Protein nutrition involves both dietary protein and body protein reserves or lean body mass. Protein reserves are different from stores in that reserves need to be recycled each day to maintain a healthy body.
The daily turnover of protein in the body is several times the total dietary intake. The body requires about 340 gm of protein each day! About 90 gm of protein comes from dietary sources and the rest (about 250 gm) is recycled from lean body mass or protein reserves. Each day the body takes dietary protein and breaks it down into amino acids. Next, the body breaks down lean body reserves for the balance of the protein needed. When the diet is low in protein, more protein comes out of the lean body mass to maintain the body.
Both dietary protein and body protein reserves provide indispensable and dispensable amino acids. The body uses the amino acids to repair injuries, make hormones, and synthesize other vital body components. When protein needs are met, the body is able to recycle all of the protein reserves back to the original levels. During periods of growth or healing, the body needs to add to the protein reserves. However, when protein intake is low, the body recycles less lean body mass than it degraded.
The Poor Eater
What happens to the resident/patient who consumes very little protein each day? The cycle of protein turnover continues whether the individual consumes protein or not. When dietary protein is insufficient, the body breaks down more and more of the body protein reserves. Remember that the body must have a certain amount of each of the indispensable amino acids each day to build new protein. Extra amino acids are excreted in waste products. As time passes, the protein reserves are slowly depleted and the individual is at greater risk for infections, weight loss, skin breakdown, and death.
Commercially prepared protein supplements are one way to meet protein needs of the poor eater. There are dozens of products on the market, but just like food protein, these products are not nutritionally alike. Products made from whey isolate, whey concentrate, casein, or soy are almost always complete proteins. However, products made from collagen (animal skin) or collagen-whey or other combination products may or may not be complete products. Collagen is naturally devoid of an important indispensable amino acid—tryptophan. It is also low in all the other indispensable amino acids. Some collagen-based products are fortified to contain equivalent amounts of all the indispensable amino acids.
To determine if the protein supplement is a complete product, the Protein Digestibility Corrected Amino Acid Score (PDCAA S) is calculated. This score compares the quality of the protein supplement to the requirements. The highest score is 100 percent, meaning it contains sufficient amounts of all the indispensable amino acids. A score of less than 100 percent means that one or more of the indispensable amino acids is deficient. A score of zero means the product is lacking one or more of the indispensable amino acids. Some manufacturers advertise the PDCAAS on their point of sale materials. It is prudent to check their calculations to be sure the numbers add up. A registered dietitian can help you determine the PDCAAS.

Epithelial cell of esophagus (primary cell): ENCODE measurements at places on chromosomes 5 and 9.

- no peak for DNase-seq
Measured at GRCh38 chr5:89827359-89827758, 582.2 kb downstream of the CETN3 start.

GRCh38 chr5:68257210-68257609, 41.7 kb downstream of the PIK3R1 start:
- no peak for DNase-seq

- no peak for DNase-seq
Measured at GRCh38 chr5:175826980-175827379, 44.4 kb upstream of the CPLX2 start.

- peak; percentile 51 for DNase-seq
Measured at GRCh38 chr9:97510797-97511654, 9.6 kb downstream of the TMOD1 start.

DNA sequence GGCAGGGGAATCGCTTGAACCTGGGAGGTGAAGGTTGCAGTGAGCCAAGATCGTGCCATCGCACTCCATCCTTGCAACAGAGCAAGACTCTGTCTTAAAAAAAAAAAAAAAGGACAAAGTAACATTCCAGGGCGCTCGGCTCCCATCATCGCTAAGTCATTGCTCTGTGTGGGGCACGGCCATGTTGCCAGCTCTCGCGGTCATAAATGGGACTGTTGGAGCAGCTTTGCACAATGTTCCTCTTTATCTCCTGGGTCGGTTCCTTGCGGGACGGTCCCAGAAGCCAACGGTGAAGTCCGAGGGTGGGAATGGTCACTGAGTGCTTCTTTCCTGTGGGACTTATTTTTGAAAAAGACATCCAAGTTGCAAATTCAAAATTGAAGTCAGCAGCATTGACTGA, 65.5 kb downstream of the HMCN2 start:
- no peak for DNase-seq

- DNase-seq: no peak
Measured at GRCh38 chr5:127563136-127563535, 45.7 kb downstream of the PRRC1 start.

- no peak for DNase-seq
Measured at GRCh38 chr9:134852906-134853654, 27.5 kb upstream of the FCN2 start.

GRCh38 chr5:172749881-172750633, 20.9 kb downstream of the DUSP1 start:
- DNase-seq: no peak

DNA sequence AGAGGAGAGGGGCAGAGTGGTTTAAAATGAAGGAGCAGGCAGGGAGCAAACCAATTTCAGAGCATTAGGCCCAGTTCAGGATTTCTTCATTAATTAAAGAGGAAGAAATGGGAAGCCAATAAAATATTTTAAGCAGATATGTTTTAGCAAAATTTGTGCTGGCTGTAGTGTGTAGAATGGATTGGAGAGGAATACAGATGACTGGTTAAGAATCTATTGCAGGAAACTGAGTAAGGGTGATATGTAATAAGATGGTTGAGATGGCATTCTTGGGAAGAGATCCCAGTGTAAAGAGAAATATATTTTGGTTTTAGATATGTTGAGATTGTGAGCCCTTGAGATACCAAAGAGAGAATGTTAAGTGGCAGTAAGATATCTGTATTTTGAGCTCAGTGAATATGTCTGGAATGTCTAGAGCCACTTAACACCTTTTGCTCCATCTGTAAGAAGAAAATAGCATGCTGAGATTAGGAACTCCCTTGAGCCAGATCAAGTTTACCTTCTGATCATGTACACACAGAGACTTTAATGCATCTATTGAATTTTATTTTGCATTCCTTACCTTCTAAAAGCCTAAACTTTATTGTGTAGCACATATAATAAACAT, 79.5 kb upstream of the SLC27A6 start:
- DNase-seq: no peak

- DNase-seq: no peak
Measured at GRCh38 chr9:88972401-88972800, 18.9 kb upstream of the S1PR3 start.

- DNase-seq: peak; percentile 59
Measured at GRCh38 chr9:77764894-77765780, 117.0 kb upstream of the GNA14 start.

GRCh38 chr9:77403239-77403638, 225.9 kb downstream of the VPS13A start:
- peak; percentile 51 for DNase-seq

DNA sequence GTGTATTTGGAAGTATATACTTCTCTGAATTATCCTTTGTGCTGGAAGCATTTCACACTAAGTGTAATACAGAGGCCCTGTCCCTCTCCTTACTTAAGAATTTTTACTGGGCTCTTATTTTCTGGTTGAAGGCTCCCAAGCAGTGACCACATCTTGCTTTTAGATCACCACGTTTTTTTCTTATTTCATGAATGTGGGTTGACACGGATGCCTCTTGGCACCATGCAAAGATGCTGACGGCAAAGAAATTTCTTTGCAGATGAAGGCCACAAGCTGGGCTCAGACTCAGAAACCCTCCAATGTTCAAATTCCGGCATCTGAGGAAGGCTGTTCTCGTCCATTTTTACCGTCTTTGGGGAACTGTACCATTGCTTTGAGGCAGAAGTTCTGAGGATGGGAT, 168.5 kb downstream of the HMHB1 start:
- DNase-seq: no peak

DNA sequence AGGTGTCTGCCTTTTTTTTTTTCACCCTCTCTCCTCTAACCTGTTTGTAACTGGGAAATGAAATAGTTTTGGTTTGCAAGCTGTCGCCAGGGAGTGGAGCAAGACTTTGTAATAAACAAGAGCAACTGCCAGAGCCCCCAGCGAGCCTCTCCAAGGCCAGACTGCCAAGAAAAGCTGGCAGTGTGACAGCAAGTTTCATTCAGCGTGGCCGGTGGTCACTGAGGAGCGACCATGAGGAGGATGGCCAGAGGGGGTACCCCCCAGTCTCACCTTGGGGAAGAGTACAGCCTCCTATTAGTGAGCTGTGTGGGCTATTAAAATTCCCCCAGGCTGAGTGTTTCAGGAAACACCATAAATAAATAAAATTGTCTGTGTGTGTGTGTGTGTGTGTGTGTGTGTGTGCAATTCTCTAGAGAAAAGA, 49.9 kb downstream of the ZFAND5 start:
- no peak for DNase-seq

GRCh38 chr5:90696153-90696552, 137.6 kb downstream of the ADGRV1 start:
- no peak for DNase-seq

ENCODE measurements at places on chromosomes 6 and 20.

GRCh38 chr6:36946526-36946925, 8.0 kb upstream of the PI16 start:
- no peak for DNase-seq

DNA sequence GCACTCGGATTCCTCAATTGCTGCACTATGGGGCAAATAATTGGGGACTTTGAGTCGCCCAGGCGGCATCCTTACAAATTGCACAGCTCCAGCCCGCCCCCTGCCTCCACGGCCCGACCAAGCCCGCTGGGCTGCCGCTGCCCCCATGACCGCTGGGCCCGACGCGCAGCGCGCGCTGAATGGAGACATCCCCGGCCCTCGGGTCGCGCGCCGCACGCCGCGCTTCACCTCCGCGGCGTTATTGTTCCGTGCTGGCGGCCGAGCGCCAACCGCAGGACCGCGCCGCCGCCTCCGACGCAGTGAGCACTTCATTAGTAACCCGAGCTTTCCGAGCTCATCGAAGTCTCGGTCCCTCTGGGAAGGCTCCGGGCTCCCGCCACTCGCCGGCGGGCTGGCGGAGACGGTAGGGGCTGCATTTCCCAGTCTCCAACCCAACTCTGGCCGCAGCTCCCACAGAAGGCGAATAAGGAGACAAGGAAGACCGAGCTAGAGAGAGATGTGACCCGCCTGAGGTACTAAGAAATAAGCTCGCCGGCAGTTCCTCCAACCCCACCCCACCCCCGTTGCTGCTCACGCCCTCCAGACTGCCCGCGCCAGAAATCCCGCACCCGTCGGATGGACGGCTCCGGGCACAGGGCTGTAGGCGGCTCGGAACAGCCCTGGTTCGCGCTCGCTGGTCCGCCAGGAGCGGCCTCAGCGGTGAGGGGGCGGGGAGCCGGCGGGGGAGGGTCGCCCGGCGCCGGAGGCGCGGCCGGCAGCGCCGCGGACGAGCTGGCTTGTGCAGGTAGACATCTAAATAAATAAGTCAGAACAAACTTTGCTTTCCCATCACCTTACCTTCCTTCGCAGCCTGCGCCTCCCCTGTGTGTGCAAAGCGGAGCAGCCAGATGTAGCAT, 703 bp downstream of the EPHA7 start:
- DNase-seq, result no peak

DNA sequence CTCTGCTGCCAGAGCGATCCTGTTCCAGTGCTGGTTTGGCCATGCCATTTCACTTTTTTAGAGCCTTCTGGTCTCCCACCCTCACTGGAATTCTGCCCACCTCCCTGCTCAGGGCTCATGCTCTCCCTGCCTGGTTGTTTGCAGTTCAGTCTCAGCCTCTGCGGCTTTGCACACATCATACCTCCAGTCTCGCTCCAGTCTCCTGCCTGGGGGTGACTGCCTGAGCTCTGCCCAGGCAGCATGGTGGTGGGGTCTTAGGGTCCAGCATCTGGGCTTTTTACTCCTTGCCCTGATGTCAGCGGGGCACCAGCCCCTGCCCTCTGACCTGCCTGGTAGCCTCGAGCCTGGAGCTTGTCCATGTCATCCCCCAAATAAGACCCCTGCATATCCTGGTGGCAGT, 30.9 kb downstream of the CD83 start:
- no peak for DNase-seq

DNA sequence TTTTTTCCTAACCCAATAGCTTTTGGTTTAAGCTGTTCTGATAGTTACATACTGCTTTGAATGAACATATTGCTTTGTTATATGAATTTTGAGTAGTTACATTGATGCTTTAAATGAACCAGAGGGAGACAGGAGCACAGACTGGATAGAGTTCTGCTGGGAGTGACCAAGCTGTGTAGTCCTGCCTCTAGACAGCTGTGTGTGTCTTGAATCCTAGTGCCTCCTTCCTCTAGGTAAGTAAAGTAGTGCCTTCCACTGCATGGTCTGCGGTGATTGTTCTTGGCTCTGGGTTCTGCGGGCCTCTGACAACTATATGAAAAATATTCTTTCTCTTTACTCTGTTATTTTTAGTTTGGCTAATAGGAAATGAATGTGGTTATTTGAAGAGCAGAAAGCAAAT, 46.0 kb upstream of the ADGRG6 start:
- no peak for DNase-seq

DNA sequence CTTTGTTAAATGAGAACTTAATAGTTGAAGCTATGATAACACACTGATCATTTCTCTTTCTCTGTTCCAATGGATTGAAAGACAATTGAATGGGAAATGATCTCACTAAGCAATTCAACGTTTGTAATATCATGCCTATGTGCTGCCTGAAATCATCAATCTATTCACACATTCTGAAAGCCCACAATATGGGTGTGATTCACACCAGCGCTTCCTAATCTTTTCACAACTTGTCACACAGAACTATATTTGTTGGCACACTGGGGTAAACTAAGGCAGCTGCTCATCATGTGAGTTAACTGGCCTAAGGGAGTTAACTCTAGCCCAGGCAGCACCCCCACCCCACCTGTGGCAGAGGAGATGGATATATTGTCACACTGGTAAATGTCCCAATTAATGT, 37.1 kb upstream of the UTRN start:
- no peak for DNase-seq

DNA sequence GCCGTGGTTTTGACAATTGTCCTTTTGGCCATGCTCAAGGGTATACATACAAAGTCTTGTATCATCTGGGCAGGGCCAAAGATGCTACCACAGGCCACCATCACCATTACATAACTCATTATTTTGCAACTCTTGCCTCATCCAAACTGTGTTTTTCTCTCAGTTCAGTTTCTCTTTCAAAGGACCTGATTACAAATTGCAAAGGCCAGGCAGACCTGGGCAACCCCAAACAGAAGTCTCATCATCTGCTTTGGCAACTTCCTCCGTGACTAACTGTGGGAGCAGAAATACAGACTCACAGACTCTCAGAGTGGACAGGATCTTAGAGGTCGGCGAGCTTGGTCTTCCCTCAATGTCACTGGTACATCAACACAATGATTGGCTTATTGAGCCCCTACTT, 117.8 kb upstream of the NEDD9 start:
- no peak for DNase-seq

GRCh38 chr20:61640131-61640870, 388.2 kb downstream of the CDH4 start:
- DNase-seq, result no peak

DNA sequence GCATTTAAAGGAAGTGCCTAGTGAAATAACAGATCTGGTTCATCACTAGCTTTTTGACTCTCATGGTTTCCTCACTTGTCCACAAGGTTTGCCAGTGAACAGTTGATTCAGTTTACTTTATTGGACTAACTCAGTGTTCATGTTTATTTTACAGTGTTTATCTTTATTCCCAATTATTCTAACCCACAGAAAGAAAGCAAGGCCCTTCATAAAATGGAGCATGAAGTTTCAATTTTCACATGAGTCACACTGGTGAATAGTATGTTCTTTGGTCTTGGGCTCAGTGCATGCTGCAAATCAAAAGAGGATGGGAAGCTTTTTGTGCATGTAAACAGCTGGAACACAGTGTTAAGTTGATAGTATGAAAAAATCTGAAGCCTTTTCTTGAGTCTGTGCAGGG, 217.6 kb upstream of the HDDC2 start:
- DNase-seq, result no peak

Indispensable Amino Acids
Implications for Practice
All nutrition professionals involved in selecting/recommending supplemental products for patients/residents have a responsibility to know the nutritional value of the products. Remember that the reason why a protein supplement is ordered is to provide sufficient amounts of all the indispensable amino acids to repair injuries and fight infection. Be sure that the product you use provides the nutrition you think it provides. Giving poor quality or incomplete protein to a patient/resident with increased protein needs will not improve outcomes and may even be harmful to some individuals. Always taste test products to be sure the individual will accept them. Add other foods like ice cream or pureed fruit and flavorings to enhance the flavor. Avoid serving the same item repeatedly. Develop a cycle menu of different flavors or use different products to avoid taste fatigue.
Look for ways to incorporate protein supplements into foods. Remember that added protein in the diet means more work for the kidneys to process and excrete the wastes. Always monitor hydration status to be sure the patient/ resident has adequate fluid intake to manage the additional nitrogen in the diet.
By Mary D. Litchford, PhD, RD, LDN
Mary Litchford, PhD, RD, LDN is a nationally recognized speaker and author of Protein Powders, Potions & Elixirs.